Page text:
Muni whirlwind hits as year-end rush takes hold
The municipal market bent under the weight of a surge in bond sales, led by the Dormitory Authority of the State of New York and the Illinois Toll Highway Authority, as issuers pushed to get deals done ahead of year-end.
The market was weaker by two to three basis points on Tuesday afternoon, as sizable bid lists circulated in the secondary market, according to a New York trader.
“New issues were being received well and the calendar is manageable,” he said. “Liquidity is starting to feel strained, but that is typical for December.”
Another New York trader agreed that heavy bid wanted lists combined with an above average primary market calendar, is creating weakness in municipals.
“Early reads on many loans suggest serial interest continues; however, the back end is struggling,” he said. “This mirrors secondary activity where liquidity inside of 12 years is solid, and everything else is a case-by-case basis.”
He added that he’s observed a less "constructive" tone in the market, and said dealers are “cognizant that the issuing window is closing.”
“Optimism remains that demand will outpace supply going into year end," he said. "In the meantime the long end will struggle against a needed adjustment to clearing spreads.”
In addition, he said municipals are under-performing rates, resulting in very little additional value versus recently trades.
“If weakness in the primary continues, we believe the market would view this ultimately as a buying opportunity for willing long term investors,” he said.
Bank of America Merrill Lynch priced the biggest deal of the week, the Dormitory Authority of the State of New York’s $1.5 billion of state personal income tax revenue bonds. The offering consists of Series 2018A tax-exempt PITs and Series 2018B taxable PITs. The deal is rated Aa1 by Moody’s Investors Service and AA-plus by S&P Global Ratings.
JPMorgan priced the Illinois State Toll Highway Authority's $516 million of toll highway senior revenue refunding bonds. The deal is rated Aa3 by Moody's and AA-minus by S&P and Fitch.
In the competitive arena on Tuesday, the Washington Suburban Sanitary District, Md., sold $390 million of consolidated public improvement bonds of 2018, Goldman Sachs won with a true interest cost of 3.5936%. The deal is rated triple-A by Moody’s, S&P and Fitch Ratings.
Tuesday’s bond sales
Municipal bonds were weaker on Tuesday, according to a late read of the MBIS benchmark scale. Benchmark muni yields were either flat or higher by less than one basis point in the one- to seven-year, and the 11- to -19 and the 26- and 30-year maturities. The remaining nine maturities had yields lower by less than one basis point.
High-grade munis were weaker, with yields calculated on MBIS' AAA scale either flat or increasing as much as one basis in the three- to seven-year, 10- to 21-year, and the 25- to 30-year maturities. The remaining 7 maturities saw yields falling by no more than one basis point.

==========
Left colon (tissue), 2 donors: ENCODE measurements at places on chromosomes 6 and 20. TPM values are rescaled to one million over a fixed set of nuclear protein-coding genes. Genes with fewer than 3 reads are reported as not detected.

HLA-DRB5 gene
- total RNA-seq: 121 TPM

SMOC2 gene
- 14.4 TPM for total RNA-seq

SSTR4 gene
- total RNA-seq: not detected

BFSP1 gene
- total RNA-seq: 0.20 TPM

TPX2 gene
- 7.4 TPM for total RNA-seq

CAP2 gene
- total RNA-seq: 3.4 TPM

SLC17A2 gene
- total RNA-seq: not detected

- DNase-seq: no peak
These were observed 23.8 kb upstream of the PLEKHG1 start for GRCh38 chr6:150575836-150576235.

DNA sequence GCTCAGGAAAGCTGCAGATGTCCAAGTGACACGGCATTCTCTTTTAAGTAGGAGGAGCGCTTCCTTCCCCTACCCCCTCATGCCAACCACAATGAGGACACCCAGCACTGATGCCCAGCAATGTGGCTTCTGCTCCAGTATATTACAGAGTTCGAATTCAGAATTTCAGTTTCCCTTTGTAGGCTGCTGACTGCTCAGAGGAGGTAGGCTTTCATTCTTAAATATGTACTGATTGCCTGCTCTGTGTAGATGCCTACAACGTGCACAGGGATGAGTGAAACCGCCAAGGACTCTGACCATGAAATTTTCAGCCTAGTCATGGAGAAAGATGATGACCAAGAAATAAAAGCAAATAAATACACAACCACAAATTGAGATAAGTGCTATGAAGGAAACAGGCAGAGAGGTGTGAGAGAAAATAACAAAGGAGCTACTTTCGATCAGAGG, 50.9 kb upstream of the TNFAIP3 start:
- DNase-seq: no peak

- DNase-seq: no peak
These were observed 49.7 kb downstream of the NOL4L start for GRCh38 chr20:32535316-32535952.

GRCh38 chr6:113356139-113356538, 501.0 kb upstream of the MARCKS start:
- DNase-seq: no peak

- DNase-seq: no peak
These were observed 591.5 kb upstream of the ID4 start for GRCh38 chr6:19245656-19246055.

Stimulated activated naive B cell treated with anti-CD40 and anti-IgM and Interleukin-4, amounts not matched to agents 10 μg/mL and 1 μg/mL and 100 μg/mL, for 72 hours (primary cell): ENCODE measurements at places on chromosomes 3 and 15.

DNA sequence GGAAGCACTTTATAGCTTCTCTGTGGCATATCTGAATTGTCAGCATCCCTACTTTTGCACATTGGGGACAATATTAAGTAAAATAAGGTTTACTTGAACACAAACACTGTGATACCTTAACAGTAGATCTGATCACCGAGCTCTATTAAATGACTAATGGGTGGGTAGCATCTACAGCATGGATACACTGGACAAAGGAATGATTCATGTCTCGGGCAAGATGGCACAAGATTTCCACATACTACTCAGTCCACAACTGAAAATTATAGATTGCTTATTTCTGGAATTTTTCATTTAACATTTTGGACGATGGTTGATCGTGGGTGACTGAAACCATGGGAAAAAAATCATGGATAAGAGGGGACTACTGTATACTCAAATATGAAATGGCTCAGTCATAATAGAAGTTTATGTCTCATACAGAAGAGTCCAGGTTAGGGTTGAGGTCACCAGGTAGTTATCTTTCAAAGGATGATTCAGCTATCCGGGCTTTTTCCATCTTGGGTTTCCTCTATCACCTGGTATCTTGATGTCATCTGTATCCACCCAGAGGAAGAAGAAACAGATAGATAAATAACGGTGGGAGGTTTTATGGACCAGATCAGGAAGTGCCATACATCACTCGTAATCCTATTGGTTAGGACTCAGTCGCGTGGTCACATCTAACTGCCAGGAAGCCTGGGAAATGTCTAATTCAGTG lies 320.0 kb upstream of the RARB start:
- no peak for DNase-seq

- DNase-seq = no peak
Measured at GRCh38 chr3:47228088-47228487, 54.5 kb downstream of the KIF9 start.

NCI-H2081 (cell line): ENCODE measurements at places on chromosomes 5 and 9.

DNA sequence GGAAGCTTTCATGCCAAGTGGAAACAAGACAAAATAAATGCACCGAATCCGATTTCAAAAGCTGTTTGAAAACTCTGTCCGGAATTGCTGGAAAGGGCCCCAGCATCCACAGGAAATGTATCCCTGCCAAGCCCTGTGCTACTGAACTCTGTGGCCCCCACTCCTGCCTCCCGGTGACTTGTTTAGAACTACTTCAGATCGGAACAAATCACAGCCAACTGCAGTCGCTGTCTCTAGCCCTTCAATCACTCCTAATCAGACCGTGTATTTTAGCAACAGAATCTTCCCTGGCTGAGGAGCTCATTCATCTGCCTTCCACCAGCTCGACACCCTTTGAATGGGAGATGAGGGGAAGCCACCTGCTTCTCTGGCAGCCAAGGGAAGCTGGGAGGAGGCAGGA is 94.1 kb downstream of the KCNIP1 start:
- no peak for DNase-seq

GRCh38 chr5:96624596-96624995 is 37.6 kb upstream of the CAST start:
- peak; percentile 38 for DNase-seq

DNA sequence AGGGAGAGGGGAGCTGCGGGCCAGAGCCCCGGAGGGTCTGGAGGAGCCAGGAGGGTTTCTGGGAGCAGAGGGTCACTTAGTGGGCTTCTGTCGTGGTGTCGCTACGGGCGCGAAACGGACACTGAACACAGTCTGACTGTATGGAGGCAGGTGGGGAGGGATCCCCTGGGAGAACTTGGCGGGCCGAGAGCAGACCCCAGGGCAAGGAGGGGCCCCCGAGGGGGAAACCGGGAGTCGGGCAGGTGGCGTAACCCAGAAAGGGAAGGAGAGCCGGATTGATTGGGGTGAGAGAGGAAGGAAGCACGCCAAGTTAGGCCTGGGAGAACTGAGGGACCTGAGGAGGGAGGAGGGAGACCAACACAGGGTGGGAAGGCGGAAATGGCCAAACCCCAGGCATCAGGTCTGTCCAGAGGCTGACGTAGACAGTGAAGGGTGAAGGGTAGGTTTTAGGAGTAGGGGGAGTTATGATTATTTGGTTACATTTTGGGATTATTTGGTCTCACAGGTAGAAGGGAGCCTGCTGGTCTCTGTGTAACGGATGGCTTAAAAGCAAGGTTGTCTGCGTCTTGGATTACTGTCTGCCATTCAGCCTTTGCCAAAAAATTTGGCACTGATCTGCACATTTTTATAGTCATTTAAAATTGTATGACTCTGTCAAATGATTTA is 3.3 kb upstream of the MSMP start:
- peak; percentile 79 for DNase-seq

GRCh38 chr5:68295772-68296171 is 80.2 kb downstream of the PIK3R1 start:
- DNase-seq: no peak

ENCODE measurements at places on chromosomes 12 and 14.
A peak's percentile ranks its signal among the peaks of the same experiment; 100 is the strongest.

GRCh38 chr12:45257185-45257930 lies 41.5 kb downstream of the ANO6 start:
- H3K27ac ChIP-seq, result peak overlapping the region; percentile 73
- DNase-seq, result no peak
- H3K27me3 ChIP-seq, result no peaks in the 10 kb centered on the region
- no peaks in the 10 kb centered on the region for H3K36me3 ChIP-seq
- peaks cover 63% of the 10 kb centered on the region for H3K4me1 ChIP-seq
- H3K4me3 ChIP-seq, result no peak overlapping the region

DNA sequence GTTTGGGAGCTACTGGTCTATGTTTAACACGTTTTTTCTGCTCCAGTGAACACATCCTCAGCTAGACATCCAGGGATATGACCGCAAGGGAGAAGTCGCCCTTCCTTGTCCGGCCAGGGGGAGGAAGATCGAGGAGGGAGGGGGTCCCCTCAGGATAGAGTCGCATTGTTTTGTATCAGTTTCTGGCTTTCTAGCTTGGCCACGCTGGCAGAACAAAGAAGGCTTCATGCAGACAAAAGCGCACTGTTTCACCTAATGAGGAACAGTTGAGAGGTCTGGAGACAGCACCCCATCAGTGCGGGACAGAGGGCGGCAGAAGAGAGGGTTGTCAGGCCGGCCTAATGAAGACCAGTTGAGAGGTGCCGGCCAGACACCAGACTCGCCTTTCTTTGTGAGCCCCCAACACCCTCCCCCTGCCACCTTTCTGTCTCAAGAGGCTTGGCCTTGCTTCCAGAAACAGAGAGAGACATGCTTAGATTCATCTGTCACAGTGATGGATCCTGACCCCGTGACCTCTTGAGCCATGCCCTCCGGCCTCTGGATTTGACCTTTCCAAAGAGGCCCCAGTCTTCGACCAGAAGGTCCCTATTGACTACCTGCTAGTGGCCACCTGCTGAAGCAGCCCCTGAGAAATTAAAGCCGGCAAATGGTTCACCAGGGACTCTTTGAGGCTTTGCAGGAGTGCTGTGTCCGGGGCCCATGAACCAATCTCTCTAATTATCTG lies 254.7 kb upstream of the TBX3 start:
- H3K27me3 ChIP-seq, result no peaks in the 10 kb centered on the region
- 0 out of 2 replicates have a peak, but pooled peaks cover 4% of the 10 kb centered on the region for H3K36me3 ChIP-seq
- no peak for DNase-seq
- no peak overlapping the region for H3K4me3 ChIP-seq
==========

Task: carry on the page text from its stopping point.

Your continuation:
Municipals were weaker on Municipal Market Data’s AAA benchmark scale, which showed the yield on the 10-year muni general obligation higher by two basis points and on the 30-year muni maturity increased two basis points.
On Tuesday, the 10-year muni-to-Treasury ratio was calculated at 83.6% while the 30-year muni-to-Treasury ratio stood at 100.1%, according to MMD. The muni-to-Treasury ratio compares the yield of tax-exempt municipal bonds with the yield of taxable U.S. Treasury with comparable maturities. If the muni/Treasury ratio is above 100%, munis are yielding more than Treasury; if it is below 100%, munis are yielding less.
Let the good times roll
2019 should be a good year for municipal bond investors, the research team at Bank of America Merrill Lynch said in a report released Tuesday morning.
“This year has been a good year for muni investors, and we anticipate that 2019 will be, too. Munis proved to be a credit-stable, quality asset in a high volatility period,” the report says. While muni credits should be solid in 2019, BAML recommends some caution on high-yield products.
“We are bullish on muni rates for the year, with the 10-year AAA likely reaching 2% or lower in 2019,” the report says.
Although there will be a new Congress, the research team at BAML expects very little progress. “A divided 116th Congress implies little will be done, but also little will be undone. The SALT cap will remain, but we are very cautiously optimistic on a small infrastructure package, though, if small, it is unlikely to move the needle.”
Previous session's activity
The Municipal Securities Rulemaking Board reported 44,663 trades on Monday on volume of $10.342 billion.
California, New York and Texas were the municipalities with the most trades, with the Golden State taking 14.052% of the market, the Empire State taking 12.409% and the Lone Star State taking 9.42%.
Three-year notes auctioned
The Treasury Department auctioned $38 billion of three-year notes with a 2 5/8% coupon at a 2.748% high yield, a price of 99.648536.
The bid-to-cover ratio was 2.59.
Tenders at the high yield were allotted 84.56%. All competitive tenders at lower yields were accepted in full.
The median yield was 2.709%. The low yield was 2.630%.
Treasury to sell $40B 4-week bills
The Treasury Department said it will sell $40 billion of four-week discount bills Thursday. There are currently $30.000 billion of four-week bills outstanding.
Treasury also said it will sell $30 billion of eight-week bills Thursday.
Gary E. Siegel contributed to this report.
Data appearing in this article from Municipal Bond Information Services, including the MBIS municipal bond index, is available on The Bond Buyer Data Workstation. Click here for a brief tour of the Workstation, or contact Ziad Saba at 212-803-6079 for more information.